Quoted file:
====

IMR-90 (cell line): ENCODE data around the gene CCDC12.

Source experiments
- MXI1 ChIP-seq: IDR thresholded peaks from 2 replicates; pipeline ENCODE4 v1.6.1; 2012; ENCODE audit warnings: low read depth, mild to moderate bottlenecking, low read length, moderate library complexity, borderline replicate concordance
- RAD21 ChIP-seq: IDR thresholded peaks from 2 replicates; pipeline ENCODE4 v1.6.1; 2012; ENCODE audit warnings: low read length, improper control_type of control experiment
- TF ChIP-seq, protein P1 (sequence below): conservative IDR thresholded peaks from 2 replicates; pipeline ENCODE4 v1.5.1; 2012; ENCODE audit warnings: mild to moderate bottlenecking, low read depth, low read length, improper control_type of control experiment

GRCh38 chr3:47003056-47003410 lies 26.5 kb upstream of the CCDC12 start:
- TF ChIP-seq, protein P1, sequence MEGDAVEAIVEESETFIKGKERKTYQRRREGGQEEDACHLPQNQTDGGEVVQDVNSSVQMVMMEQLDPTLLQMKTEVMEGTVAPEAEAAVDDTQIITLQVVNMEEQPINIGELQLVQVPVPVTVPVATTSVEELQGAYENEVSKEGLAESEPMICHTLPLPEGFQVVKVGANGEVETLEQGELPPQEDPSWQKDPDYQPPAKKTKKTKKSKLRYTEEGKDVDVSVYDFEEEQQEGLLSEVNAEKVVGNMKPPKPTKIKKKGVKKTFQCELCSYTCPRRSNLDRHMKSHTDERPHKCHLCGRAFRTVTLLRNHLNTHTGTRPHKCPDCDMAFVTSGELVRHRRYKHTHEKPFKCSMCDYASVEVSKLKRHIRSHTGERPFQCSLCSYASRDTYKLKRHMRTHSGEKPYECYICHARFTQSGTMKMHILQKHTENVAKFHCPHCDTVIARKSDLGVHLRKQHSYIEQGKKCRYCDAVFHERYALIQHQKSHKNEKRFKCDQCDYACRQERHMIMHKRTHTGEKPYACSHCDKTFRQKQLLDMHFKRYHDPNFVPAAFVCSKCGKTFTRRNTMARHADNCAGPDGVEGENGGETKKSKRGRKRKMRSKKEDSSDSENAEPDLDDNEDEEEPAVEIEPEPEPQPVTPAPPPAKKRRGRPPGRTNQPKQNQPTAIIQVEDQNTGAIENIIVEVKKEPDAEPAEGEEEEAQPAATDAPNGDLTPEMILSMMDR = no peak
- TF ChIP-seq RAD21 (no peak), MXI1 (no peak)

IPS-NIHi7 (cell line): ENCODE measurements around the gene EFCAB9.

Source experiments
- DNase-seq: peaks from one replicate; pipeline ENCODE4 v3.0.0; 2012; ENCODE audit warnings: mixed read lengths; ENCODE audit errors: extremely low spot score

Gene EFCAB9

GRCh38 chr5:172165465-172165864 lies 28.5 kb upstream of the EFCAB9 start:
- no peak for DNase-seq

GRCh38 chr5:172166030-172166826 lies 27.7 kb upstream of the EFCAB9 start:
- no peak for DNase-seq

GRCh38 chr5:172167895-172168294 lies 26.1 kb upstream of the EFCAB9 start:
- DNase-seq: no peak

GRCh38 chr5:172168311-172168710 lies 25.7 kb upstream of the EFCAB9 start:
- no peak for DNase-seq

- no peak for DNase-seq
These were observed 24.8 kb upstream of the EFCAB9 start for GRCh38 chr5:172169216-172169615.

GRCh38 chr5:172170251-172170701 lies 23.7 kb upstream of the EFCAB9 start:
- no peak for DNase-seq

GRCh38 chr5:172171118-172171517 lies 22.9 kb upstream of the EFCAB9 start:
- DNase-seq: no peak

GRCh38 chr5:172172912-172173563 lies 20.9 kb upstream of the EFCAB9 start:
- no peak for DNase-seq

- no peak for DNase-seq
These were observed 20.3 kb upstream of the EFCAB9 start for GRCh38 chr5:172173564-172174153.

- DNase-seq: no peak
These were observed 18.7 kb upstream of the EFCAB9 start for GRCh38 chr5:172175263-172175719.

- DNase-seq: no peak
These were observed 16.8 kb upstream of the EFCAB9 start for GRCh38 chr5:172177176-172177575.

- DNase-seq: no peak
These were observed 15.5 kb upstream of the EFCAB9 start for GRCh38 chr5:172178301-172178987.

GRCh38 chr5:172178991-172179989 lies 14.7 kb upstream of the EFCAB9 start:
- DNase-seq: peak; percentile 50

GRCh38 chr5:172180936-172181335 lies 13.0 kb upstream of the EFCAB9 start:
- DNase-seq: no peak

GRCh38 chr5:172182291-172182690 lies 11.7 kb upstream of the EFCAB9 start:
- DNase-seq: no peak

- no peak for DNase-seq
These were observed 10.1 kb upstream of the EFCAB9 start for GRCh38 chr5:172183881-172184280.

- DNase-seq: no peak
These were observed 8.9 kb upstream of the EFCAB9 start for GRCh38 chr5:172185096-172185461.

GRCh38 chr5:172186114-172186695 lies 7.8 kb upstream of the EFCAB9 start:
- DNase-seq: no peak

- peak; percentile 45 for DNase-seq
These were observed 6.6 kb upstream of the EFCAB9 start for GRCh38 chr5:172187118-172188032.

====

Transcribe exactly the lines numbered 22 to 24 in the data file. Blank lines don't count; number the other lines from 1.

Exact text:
These were observed 24.8 kb upstream of the EFCAB9 start for GRCh38 chr5:172169216-172169615.

GRCh38 chr5:172170251-172170701 lies 23.7 kb upstream of the EFCAB9 start:
- no peak for DNase-seq